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  • Minimal Risk Designs: How to Design a Game When You Don't Have the Time

    - Brent Ellison

  • Guaranteed Fun

    With some concepts in mind, you need to evaluate their feasibility from the usual perspectives, with art and programming time being the obvious ones that come to mind. But evaluating design risk is always a bit more nebulous and hard to nail down. The key is to focus on "guaranteed fun" -- designs that, even if not implemented to their fullest possibility will still result in an enjoyable, memorable game. All of the specific mechanics that guarantee a certain amount of fun, some examples of which will be given in detail below, can usually be generalized as:

    • Don't depend on depth
    • Don't design complex controls
    • Don't be subtle

    The first two points relate specifically to minimizing the amount of gameplay testing required to make your game fun. It's difficult to make a deep game with lots of interactions between systems if you don't have time to test and balance them, so you need to make sure your basic mechanic is the game's big selling point and it works on its own. You can also save yourself a lot of time by keeping your controls simple from the start to reduce the amount of changes you'll make down the line, as refinements to control schemes can typically only come from lots of testing - which means time you may not have.

    Death Worm - Rock solid concept and mechanic that's immediately entertaining.

    The third point, however, should be in your mind from the moment you sit down and start brainstorming your concept. There are surely some great games to be made that are wonderfully nuanced with multi-layered stories to tell, but to maximize your chance of success, everything about your game needs to make an immediate impact. Subtlety takes resources and, more importantly, requires polish to succeed, and when it fails it fails in the worst possible way for any design mechanic to fail - it hides crucial information, meaning, or content from the player.

    Guaranteed Fun Example: Think Big

    In a way, the fact that indie and student games are invariably shorter than most commercial products works to your advantage: you can pull off big and crazy gameplay without having to find ways to sustain it or continually top yourself over 8+ hours. You can always plan for adding greater depth, but your first priority should be ensuring that the game is fun at its most basic level. Whenever you think of a gameplay concept, your first thought should be "How can I make this as impressive as possible?"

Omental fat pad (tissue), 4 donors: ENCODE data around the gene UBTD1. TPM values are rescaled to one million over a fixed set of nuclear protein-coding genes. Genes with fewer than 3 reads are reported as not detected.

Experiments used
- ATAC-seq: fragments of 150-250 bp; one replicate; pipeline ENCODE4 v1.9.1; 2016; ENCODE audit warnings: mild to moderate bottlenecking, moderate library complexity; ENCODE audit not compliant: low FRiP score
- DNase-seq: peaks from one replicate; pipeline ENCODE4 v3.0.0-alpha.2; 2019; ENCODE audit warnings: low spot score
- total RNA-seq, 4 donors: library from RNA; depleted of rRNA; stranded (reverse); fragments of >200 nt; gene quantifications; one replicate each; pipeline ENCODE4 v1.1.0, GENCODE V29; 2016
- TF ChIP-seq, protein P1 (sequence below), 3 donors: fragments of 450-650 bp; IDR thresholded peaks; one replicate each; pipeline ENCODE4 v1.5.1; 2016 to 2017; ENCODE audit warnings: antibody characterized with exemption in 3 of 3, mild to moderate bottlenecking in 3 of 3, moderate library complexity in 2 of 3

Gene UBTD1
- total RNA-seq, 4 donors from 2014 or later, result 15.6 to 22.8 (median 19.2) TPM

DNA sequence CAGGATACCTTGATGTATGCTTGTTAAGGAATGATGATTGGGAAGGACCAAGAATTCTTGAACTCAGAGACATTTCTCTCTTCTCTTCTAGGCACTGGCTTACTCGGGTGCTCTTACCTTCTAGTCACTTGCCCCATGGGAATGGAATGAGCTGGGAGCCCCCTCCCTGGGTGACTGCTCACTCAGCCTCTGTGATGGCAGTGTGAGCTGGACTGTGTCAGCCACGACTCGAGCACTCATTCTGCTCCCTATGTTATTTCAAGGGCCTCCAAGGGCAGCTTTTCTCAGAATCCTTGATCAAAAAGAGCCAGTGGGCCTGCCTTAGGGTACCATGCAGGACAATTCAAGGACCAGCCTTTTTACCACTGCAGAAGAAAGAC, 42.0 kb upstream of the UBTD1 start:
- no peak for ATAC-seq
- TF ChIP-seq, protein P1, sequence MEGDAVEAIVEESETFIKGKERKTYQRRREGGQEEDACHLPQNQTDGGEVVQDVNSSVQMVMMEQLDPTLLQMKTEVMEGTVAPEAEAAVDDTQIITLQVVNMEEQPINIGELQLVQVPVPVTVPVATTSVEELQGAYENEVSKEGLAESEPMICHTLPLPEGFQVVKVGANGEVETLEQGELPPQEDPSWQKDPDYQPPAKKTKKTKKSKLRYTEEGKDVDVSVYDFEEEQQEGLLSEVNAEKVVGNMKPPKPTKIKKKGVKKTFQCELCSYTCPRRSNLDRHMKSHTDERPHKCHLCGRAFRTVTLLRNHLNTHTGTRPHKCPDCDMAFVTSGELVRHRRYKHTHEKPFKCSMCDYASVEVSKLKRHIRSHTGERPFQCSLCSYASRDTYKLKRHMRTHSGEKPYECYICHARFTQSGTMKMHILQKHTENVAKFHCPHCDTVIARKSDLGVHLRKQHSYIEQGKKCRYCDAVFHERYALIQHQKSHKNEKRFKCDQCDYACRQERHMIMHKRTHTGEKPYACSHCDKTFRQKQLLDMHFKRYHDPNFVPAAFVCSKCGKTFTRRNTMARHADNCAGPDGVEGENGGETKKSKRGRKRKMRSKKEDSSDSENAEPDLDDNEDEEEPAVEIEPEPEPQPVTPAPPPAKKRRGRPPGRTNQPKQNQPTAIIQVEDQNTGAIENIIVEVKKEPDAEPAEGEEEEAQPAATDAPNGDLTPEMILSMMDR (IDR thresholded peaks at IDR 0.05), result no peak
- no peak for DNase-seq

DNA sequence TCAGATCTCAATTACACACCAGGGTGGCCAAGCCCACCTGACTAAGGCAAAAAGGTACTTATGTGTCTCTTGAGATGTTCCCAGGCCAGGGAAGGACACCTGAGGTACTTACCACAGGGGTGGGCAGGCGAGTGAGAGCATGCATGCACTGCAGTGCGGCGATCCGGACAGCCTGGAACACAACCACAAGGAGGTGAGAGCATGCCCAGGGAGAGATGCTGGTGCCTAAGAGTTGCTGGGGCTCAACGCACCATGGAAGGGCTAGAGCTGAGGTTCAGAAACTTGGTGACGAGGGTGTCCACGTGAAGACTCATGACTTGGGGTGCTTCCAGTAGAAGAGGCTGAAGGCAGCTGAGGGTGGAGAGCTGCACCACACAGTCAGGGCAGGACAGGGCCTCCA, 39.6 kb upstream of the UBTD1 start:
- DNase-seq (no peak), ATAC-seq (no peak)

For example, let's say you have an idea for a brawler where you walk down the street and beat up thugs. This could be a fun game with a complex block and counter system that rewards players for really learning the system, and maybe you could even put together a great system on paper during pre-production. But if all you end up implementing are the basics - one punch, one kick, and a block that reduces damage, or if you implement more systems but don't have time to balance them, the game will be pretty forgettable.

    So instead of being a normal guy fighting a street gang, you can make your game's protagonist into a super-powered spirit of vengeance, battling hundreds of goons at once, with each megaton punch sending a dozen of them flying 50 feet into the air. You could still design some interesting and complex mechanics to add greater depth, but if all you end up implementing is the basics (which likely have about the same cost in programming time as the above), you'll still end up with a pretty fun game.

    Thinking big shouldn't just apply to the player's abilities; you should try to make every aspect of the game as big as you can. You can even create grand and epic environments without blowing your budget if you're careful. The key is to start with a layout in mind (preferably with a lot of verticality), or a shape, rather than a specific look or locale. Don't get stuck on details, because the goal should be to make the overall feel of the space impressive, and that comes more from planning and design ahead of time rather than hours of toil in Photoshop and Max. If you're willing to make sacrifices, focus on the big picture, and use some repetition in the models and textures, you can find a way to make impressive environments with limited resources.


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